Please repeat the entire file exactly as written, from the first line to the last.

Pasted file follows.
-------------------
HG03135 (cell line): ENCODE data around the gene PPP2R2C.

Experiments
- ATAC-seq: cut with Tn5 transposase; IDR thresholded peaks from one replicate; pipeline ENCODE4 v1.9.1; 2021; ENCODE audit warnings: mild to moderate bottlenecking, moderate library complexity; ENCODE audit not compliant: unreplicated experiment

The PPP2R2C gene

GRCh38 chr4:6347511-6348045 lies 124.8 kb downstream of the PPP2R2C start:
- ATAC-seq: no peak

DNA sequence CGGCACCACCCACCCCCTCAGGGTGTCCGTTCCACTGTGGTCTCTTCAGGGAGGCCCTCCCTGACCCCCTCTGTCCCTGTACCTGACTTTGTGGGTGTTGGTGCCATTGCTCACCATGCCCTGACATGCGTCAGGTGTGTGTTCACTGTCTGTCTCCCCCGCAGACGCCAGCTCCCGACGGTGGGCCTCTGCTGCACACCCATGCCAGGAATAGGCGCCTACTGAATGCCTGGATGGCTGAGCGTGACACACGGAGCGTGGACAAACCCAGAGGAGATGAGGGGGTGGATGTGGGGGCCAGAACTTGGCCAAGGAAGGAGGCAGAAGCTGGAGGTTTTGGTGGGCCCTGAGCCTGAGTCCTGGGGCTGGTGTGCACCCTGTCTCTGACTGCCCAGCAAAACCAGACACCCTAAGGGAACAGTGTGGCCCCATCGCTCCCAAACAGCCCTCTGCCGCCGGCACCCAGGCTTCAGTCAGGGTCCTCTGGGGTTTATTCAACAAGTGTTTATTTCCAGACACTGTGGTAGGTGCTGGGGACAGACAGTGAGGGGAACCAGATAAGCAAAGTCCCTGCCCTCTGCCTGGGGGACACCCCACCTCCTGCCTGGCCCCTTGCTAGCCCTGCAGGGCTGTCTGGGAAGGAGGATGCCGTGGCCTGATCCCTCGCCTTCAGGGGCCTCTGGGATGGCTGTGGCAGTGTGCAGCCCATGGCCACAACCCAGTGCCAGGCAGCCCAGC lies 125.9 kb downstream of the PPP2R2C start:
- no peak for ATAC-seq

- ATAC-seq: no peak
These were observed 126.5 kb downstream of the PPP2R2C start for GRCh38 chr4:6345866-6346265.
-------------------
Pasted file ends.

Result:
HG03135 (cell line): ENCODE data around the gene PPP2R2C.

Experiments
- ATAC-seq: cut with Tn5 transposase; IDR thresholded peaks from one replicate; pipeline ENCODE4 v1.9.1; 2021; ENCODE audit warnings: mild to moderate bottlenecking, moderate library complexity; ENCODE audit not compliant: unreplicated experiment

The PPP2R2C gene

GRCh38 chr4:6347511-6348045 lies 124.8 kb downstream of the PPP2R2C start:
- ATAC-seq: no peak

DNA sequence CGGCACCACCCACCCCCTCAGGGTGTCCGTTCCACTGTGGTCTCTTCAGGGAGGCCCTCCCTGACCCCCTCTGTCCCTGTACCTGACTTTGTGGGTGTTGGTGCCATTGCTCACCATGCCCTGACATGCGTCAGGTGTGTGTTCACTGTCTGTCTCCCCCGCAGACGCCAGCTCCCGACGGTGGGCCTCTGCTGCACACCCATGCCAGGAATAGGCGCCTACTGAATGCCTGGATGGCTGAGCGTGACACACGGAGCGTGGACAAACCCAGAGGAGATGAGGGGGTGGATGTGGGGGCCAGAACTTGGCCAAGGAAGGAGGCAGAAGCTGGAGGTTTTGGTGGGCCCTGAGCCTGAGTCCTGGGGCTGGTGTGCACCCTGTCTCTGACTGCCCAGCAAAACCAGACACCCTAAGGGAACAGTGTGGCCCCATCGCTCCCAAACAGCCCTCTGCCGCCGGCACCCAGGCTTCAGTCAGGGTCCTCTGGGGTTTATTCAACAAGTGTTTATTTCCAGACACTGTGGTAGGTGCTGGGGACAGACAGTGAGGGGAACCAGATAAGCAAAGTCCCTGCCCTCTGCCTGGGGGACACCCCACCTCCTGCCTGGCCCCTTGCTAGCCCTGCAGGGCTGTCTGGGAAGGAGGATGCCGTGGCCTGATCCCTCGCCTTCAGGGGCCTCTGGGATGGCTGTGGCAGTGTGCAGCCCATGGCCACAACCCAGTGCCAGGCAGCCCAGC lies 125.9 kb downstream of the PPP2R2C start:
- no peak for ATAC-seq

- ATAC-seq: no peak
These were observed 126.5 kb downstream of the PPP2R2C start for GRCh38 chr4:6345866-6346265.